A more general approach to treating masking, not used here, is to conduct Monte-Carlo-type modeling that combines simulated source signals, propagation modeling, and bootstrapped noise samples and then passes the resulting synthesized time series through a detector (human or automated) to numerically estimate a detection probability (Küsel *et al.*, 2011; Helble *et al.*, 2013). While this approach can handle more complex propagation environments and situations where call densities are heterogeneous, this approach is also time consuming, assumes considerable knowledge about the propagation environment, and can be difficult to evaluate when multiple humans have been involved in analyzing the original dataset, due to various biases human operators display when choosing what to detect and localize (Urazghildiiev and Clark, 2007; Moyer-Horner *et al.*, 2012).

### B. Modified point transect theory

Given these assumptions, distance-sampling theory states that the average localization probability *P _{a}* can be computed as follows:

Here *r* is the range to the closest sensor, and *g*(*SL,NL*,*r*), the *localization function*, is the probability that an animal is localized, given a source level *SL*, noise level *NL* and range *r*. Note that most distance sampling literature defines *g*(*r*) as the “detection function” and *P _{a}* as the “probability of detection,” but here

*g*(

*r*) and

*P*are defined, respectively, as a “localization function” and “probability of localization,” to emphasize that these quantities reflect the probability that a call is detected on two or more sensors, and can thus be localized.

_{a}π(*r*), the probability that an animal is present at range *r*, is defined in the distance sampling literature (Buckland *et al.*, 2012) as “the distribution of distances available for detection,” an unwieldy moniker that is abbreviated to “availability function” for the rest of the paper. Under the assumption of uniform call density, π(*r*) becomes proportional to the geometric perimeter defined by points that lie at range *r* from the sensor.^{3} The scenario where an animal's range is measured from a single location is defined as a *point transect* and, under that particular geometry, π(*r*) = 2π*r/* π*R ^{2}_{max} = *2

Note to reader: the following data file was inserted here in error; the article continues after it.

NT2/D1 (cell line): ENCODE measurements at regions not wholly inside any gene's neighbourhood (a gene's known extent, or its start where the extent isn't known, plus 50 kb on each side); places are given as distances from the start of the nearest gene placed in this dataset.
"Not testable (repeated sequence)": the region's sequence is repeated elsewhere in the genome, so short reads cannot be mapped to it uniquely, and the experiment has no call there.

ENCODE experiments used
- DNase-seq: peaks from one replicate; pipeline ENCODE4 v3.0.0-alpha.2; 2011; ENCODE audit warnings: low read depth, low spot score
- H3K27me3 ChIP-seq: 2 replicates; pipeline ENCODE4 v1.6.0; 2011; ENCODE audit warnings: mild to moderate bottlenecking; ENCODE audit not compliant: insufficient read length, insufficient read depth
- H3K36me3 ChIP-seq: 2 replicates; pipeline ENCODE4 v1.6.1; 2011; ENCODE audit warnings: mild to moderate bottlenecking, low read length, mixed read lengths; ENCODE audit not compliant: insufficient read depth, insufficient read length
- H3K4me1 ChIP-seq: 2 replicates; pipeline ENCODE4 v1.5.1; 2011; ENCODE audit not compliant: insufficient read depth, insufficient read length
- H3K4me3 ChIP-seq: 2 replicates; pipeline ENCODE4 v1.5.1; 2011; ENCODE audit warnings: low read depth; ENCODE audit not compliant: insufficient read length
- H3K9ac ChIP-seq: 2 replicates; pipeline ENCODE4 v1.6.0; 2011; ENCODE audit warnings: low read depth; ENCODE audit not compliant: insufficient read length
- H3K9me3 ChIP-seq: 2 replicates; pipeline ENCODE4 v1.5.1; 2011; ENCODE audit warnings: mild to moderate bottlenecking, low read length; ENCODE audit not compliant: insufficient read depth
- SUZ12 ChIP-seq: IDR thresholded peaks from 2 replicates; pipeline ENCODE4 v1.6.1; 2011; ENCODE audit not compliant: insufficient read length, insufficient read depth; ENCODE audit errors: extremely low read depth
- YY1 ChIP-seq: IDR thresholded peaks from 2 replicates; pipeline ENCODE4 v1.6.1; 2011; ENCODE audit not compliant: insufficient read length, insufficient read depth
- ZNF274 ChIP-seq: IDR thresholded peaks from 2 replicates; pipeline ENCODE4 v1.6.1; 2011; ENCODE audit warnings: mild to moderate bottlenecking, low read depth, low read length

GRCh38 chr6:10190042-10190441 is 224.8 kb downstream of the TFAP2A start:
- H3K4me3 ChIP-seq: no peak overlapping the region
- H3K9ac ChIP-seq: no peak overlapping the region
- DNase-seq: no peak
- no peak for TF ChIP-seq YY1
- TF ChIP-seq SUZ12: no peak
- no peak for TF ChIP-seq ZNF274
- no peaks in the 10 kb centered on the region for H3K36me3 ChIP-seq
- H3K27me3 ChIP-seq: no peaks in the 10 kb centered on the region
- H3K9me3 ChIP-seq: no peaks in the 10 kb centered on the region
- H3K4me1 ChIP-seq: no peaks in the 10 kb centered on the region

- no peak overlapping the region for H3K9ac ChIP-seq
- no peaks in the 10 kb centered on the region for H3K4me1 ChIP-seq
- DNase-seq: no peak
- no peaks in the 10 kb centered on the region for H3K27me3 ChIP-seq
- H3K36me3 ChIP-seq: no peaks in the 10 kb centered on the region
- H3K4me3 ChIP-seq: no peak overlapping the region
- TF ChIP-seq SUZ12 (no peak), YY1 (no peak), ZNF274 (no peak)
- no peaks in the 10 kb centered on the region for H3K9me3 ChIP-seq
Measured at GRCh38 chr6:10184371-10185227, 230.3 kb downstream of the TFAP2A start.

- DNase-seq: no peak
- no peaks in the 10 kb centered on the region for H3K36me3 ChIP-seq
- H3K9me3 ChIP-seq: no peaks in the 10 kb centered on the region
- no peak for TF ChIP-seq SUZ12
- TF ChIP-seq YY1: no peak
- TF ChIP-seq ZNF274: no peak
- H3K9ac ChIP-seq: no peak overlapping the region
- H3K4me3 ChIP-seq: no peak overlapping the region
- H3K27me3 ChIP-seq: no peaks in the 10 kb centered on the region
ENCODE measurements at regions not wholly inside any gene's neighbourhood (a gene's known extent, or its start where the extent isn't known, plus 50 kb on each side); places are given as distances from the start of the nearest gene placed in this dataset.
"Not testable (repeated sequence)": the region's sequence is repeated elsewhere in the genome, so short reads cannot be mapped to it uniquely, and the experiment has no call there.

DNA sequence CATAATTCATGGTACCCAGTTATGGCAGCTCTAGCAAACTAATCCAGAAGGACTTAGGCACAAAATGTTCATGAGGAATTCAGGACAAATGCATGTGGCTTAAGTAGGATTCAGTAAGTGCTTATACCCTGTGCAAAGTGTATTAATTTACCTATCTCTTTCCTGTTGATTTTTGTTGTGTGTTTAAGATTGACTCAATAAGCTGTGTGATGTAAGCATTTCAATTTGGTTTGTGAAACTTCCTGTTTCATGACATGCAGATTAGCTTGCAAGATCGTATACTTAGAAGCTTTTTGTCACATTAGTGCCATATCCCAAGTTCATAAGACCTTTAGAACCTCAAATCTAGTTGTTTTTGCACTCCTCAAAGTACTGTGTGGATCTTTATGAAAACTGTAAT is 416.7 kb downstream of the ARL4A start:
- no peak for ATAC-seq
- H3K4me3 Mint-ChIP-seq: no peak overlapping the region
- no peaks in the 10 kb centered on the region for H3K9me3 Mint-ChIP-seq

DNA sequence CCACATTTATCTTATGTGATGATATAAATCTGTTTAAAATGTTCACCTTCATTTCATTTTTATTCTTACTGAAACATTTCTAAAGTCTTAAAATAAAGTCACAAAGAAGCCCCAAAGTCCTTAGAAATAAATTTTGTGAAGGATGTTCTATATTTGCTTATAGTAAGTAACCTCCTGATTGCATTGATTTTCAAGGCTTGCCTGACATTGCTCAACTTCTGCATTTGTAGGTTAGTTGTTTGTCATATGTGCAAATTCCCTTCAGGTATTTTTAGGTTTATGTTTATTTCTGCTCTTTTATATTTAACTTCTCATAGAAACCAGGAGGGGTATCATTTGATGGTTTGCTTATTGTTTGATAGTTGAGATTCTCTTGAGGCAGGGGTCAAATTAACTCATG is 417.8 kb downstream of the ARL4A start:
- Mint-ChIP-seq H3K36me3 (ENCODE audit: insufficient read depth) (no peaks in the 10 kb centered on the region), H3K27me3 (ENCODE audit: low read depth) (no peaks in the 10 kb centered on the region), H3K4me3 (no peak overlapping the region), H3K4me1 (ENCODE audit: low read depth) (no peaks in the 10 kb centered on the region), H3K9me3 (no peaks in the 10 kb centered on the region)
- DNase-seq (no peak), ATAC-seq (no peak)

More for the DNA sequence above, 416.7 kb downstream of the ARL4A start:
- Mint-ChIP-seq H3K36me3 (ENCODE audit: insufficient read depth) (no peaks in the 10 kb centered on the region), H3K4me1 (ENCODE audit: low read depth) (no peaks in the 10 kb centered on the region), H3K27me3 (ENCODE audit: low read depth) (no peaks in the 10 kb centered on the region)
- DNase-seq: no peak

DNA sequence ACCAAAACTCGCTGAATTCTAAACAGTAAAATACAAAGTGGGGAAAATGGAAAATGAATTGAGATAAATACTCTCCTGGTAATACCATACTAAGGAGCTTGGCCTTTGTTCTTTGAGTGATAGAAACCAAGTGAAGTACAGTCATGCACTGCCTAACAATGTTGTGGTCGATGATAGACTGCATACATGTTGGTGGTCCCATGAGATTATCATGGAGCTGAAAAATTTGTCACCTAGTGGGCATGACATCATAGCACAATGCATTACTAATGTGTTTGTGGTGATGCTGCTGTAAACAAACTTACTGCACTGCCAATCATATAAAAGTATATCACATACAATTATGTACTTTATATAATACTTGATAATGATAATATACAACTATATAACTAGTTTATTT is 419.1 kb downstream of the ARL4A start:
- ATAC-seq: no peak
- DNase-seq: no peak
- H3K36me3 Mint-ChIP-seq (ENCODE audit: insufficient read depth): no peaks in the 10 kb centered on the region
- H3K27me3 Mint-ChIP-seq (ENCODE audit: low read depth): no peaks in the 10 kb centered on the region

*r/R*. For a simple point transect the availability function is proportional to the circular perimeter with radius

^{2}_{max}*r*. However, the majority of passive acoustic systems that can measure range (including the configurations to be discussed here) require at least two spatially distributed sensors to obtain a distance estimate from the closest sensor. The requirement for distributed tracking arrays requires modifications of standard point transects, and as a result π(

*r*) becomes a more complex function that depends on the number and spacing of sensors in the tracking system. The Appendix provides these modified availability function definitions. We also re-emphasize that as a consequence of using a distributed tracking array

*g*(

*r*)

*actually*represents a probability of

*localization*, instead of the more standard probability of

*detection*, and for that reason we will continue to refer to

*g*(

*r*) as a

*localization function*instead of the more standard “detection function” terminology.